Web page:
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Apple clearly isn’t shy about shelling out big bucks for its original series, and that generosity is on full display in Monarch: Legacy of Monsters (premiering this Friday on Apple TV+), a grandly ambitious offshoot of the recent Godzilla film series that brings epic big-screen spectacle right into your living room. The monster effects here are absolutely eye-popping, but does the rest of the show live up to them?
After watching the first four episodes, my answer is: sort of.
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Monarch does its best to make the interpersonal drama as compelling as the monster attacks, but the human characters can’t help but be dwarfed by the special effects. If you want to see Kurt Russell fire off wisecracks while facing off against a giant ice beast, though, you’ve come to the right place.
With a sprawling story that spans decades and continents, Monarch takes place in the same universe as 2014’s Godzilla and 2017’s Kong: Skull Island, in a world still scarred by the devastating monster attacks known as “G-Day.” (The city of Tokyo now has dedicated Godzilla shelters, and following an emergency, a calm voice instructs citizens to “please resume regular life.”) Pachinko’s Anna Sawai stars as Cate, who battles her own traumatic G-Day flashbacks as she heads to Tokyo to settle her dead father’s affairs. Her visit kicks off a mystery that reveals family secrets as well as a complicated conspiracy. As she teams up with new friends to uncover the truth, Monarch turns into a fairly standard chase story… only they’re not only running from the human enemy, but also atomic beasts with terrifying destructive power.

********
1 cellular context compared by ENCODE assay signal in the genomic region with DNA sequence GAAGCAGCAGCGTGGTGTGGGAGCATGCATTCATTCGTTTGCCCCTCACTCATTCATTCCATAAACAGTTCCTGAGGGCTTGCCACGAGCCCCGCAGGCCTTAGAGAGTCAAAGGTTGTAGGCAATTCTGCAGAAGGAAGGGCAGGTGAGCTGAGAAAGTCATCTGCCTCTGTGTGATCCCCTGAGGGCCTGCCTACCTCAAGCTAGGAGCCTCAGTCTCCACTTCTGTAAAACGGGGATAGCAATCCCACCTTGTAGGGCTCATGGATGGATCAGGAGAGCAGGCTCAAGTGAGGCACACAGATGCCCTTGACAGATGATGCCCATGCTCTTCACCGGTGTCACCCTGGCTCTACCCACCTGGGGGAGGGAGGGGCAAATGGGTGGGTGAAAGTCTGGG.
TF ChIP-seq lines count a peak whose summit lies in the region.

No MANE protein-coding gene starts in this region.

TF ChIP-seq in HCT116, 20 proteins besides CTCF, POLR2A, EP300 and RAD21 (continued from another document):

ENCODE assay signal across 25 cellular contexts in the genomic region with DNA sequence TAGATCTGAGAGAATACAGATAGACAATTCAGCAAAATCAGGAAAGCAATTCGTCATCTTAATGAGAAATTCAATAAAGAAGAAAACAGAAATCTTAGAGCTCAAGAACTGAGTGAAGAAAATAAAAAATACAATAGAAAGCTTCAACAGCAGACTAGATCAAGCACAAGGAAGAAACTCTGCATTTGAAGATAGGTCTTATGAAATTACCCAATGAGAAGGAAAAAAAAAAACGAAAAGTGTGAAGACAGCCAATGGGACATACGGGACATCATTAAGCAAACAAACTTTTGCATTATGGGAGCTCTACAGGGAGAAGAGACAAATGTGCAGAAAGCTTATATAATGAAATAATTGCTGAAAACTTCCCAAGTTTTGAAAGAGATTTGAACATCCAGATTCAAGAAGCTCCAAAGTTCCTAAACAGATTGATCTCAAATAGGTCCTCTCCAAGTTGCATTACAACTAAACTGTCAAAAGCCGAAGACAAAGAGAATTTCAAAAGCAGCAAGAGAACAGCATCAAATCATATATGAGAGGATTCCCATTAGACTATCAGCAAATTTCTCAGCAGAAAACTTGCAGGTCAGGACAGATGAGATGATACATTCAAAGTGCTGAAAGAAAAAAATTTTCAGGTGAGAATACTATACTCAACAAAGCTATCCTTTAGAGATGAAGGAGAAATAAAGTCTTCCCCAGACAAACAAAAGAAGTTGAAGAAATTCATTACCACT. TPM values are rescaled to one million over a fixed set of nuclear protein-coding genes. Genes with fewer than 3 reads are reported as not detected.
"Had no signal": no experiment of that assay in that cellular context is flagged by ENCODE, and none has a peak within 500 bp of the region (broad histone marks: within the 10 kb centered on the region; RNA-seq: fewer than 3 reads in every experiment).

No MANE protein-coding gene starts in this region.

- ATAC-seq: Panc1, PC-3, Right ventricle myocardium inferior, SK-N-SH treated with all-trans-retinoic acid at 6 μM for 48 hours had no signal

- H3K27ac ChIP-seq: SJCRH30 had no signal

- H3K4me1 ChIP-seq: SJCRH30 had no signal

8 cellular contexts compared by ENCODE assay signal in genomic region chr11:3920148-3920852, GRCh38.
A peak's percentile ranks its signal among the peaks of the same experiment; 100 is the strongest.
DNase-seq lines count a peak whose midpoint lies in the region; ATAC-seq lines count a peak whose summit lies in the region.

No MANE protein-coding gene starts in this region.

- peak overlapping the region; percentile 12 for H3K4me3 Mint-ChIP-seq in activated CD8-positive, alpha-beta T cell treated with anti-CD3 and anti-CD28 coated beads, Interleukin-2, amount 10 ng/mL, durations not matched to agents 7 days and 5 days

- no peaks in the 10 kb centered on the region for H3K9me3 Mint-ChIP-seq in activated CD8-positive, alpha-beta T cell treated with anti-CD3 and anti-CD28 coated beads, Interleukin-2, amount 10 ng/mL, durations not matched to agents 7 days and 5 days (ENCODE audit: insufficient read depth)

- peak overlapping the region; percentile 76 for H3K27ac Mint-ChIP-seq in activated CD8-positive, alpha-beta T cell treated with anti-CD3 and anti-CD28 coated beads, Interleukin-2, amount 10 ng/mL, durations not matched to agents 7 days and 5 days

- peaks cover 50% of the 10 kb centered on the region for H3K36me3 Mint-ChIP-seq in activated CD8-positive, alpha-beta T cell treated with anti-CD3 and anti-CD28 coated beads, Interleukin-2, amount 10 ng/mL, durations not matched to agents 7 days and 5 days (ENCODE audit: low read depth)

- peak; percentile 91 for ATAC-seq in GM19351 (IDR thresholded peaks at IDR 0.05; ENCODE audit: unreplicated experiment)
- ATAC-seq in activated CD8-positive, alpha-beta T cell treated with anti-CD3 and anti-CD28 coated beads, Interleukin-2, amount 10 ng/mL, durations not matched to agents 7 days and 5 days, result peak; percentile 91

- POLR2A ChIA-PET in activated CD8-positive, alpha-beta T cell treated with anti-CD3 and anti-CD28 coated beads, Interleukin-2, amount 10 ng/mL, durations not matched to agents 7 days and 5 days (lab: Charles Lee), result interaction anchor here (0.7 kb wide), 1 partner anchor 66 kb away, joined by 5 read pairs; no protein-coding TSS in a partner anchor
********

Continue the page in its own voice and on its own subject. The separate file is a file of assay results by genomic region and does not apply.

It’s to Monarch’s credit that the scenes of dialogue in between monster attacks are as intriguing as they are. In an ingenious bit of casting, Kurt Russell and his son Wyatt play the same role, decades apart, as Army officer Lee Shaw, who led a mission to document these majestic creatures back in the 1950s and then gets pulled out of retirement by Cate and company a half-century later. Kiersey Clemons (aka Iris in the big-screen version of The Flash) co-stars as computer geek May, who uses her techie skills to help unlock the mysteries of the past, and Workaholics alum Anders Holm plays a younger version of John Goodman’s Bill Randa from Kong: Skull Island. (Goodman himself pops up in an opening cameo running for his life from a towering arachnid.)
But let’s be honest: It’s the rip-roaring action scenes that are Monarch’s main selling point, with incredible scope and stunning cinematography. Director Matt Shakman knows how to deliver large-scale action from his time on Game of Thrones and WandaVision, and the monster effects are fantastic, with pulse-pounding bursts of action worthy of a big-budget blockbuster. The humans have to contend not only with Godzilla but also giant spiders, dragons and crabs. (Oh my!) It helps, too, that the early episodes take the time to let us get to know the characters, so the chaos isn’t just meaningless and free of any emotional stakes. This is high-level filmmaking, deftly conjuring up moments of sheer awe and terror.
Monarch’s story does get a little dense at times with lots of scientific lingo being thrown around, leaving us lost in the weeds. Plus, I have to admit my eyes glazed over with all the talk about the shadowy corporation called Monarch that secretly monitors the beasts. But Russell’s natural charm and sly sense of humor go a long way towards cutting through all that and making the whole thing work. (It’s hard to picture another actor who’d sound as natural shouting “Dinner time, you son of a bitch!” at a towering monster.) Thankfully, there’s at least one monster attack per episode that arrives like clockwork to make sure we’re still paying attention, and the astonishing effects on display make Monarch a journey well worth taking.
THE TVLINE BOTTOM LINE: Monarch: Legacy of Monsters brings big-screen Godzilla action to TV in grand fashion, dazzling us even when the story gets too dense.